Tall express Eight-wheeler quartet that went into service pulling the fast expresses that linked Indianapolis and St Louis "...and they are gaining," said the R&LE's correspondent, "a high reputation for the efficient way in which they do the required work ...we understand that they went into service with exceptionally small trouble from the annoyances common to the breaking-in process."


Class G/D5 (Locobase 1138)

Data from "Pennsylvania Railroad; Standard Types of Locomotives - Table XII [13]", Engineering, Volume XXIV [24], No 4 (27 July 1877), pp. 65-67, Park Benjamin (Ed), Appleton's Cyclopedia of Applied Mechanics (New York: D Appleton & Company, 1884), p. 348. See also diagram scanned in by Robert Schoenberg of http://prr.railfan.net . and PRR 3 - 1904 109-D Class and Description of Locomotives dated 1 March 1904 supplied in August 2013 by Allen Stanley from his extensive Rail Data Exchange. Built by Pennsylvania shops from 1869 to 1874 and 1881 to 1884.

One of the classes established by Alexander J. Cassatt in 1867 when he became Master of Machinery. Duty was passenger branch-line service, which is shown by the low axle loading and tractive effort.


Class K/D6 (Locobase 1142)

Data from diagram scanned in by Robert Schoenberg of http://prr.railfan.net . One of the classes established by Alexander J. Cassatt in 1867 when he became Master of Machinery. High-drivered design for express passenger service. Note that while the grate was larger than that of the earlier B & C classes in order to burn anthracite coal, the K-class designer chose to use more, smaller boiler tubes. One can also see closer spacing between the drivers, resulting in a shorter wheelbase even though the individual drivers are much taller. This came from placing the firebox above the engine's frame rails rather than between them; the location was one of the first such constructions in a locomotive.

[] (visited 11 Nov 2004), the MTH models site, confirms Locobase's analysis with the comment that the K represented "an elegant and successful step in the evolution of Pennsy motive power". Ks also featured a two-bar alligator crosshead, powered reversing gear, and sandboxes on the running board rather than sand in a top-mounted dome.

A dissent from this positive assessment is found closer to the time of their use in Railroad & Engineering Journal, Volume LXVI, No 11 (November 1892), p. 487.. The author comments that although they had tall drivers, "...owing to insufficient boiler capacity were not successful in the service for which they were intended - that is, heavy and fast passenger traffic."


Class K/D6A (Locobase 2823)

Data from diagram scanned in by Robert Schoenberg of http://prr.railfan.net . These 7 were converted from D6 engines with smaller drivers, which raised tractive effort. The factor of adhesion suggests, however, that this design still had some room for growth.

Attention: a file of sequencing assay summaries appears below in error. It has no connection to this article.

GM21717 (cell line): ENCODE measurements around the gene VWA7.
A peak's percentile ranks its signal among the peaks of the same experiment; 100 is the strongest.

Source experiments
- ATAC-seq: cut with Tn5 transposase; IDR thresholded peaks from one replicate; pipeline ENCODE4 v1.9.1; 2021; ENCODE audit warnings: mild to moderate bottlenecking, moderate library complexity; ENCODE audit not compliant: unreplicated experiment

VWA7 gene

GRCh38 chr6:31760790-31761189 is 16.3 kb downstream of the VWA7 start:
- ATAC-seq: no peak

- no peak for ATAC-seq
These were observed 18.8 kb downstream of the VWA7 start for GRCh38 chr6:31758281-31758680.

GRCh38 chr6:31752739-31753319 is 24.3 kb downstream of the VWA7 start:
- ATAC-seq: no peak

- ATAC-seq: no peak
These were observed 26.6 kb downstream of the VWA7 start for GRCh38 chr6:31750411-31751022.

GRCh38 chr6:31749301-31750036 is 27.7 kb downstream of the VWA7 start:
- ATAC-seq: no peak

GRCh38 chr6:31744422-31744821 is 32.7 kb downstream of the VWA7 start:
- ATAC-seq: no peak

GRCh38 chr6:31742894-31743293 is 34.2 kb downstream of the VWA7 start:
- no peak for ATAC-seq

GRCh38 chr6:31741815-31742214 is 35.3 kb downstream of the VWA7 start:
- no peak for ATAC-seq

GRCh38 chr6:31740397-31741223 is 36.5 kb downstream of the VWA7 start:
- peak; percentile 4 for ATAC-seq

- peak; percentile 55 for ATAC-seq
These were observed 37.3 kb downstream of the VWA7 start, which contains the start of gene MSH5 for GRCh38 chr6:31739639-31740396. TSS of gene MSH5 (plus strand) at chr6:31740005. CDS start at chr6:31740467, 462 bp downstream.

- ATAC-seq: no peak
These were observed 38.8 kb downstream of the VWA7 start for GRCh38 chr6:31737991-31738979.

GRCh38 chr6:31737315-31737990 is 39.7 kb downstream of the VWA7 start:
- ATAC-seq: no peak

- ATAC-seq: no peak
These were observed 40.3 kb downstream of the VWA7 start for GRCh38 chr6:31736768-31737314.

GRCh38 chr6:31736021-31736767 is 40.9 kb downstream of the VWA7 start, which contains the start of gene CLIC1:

Class L/D16 (Locobase 1144)

Data from diagram scanned in by Robert Schoenberg of http://prr.railfan.net . See also Charles B. Chaney's summary in Railroad & Locomotive Historical Society Bulletin #59 (1942) and J Parker Lamb, Perfecting the American Steam Locomotive (Bloomington, IN: Indiana University Press, 2003), pp. 25, 27; and Alvin F Staufer (text by Bert Pennypacker, research by Martin Flattley), Steam and Electric Locomotives of the Pennsylvania Railroad 1900-1957 (Carrollton, Ohion: Standard Printing & Publishing Company, 1962), pp. 107-109.

426 D-16 engines built in five sub-classes between 1895 and 1910. D-16 had 68" drivers; D-16a had 80" drivers (Locobase 2833). All had the characteristic (for the Pennsy) Belpaire firebox. According to J Parker Lamb, "An unlikely trio of international technical talent" were primarily responsible for designing this large, powerful passenger engine. They were the French-born general superintendent of motive power Frank D. Casanave, chief mechanical engineer Axel S. Vogt from Sweden, and American-born chief of motive power Theodore N. Ely. Lamb describes the division of labor: "Casanave supervised the design, whose details were refined by Vogt, while Ely ...used his artistic talents to provide the external contours, and to design the paint scheme and striping of the finished product."

They began with 18.5 x 26 cylinders, 185-psi boilers, yielding a 22,250 lb tractive effort; because of Vogt's "careful attention to details", the first of the class weighed in at a value only 68 pounds away from the estimate. All of the engines were fitted with the same number of tubes, each of which offered the unusual diameter of 1 7/8" inches.

A mark of the D16's reliability was the long production run (signifying satisfaction with the original design as well as a relatively conservative approach to innovation). Another was their longevity in service, with 143 remaining on the roster in 1929. Almost all rolled on 68" drivers by then, pulling a great variety of local passenger trains. Pennypacker noted that several were later sold to the Kishacoqullas Valley railroad of Lewistown, Pa.


Class N/D8 (Locobase 1147)

Data from diagram scanned in by Robert Schoenberg of http://prr.railfan.net . Replaced C class. Had a larger boiler. Duty was passenger and fast freight service.


Class O/D10 (Locobase 2827)

Data from diagram scanned in by Robert Schoenberg of http://prr.railfan.net . Responded to the O class's low factor of adhesion by increasing the weight on the drivers. D10A had only 600 lb more total weight in working order. Among the first Pennsylvania engines to have a Belpaire boiler.


Class O/D10a (Locobase 3488)

Data from diagram scanned in by Robert Schoenberg of http://prr.railfan.net . D10A had only 600 lb more total weight in working order, but had the taller drivers. Among the first Pennsylvania engines to have a Belpaire boiler.


Class O/D8A (Locobase 1148)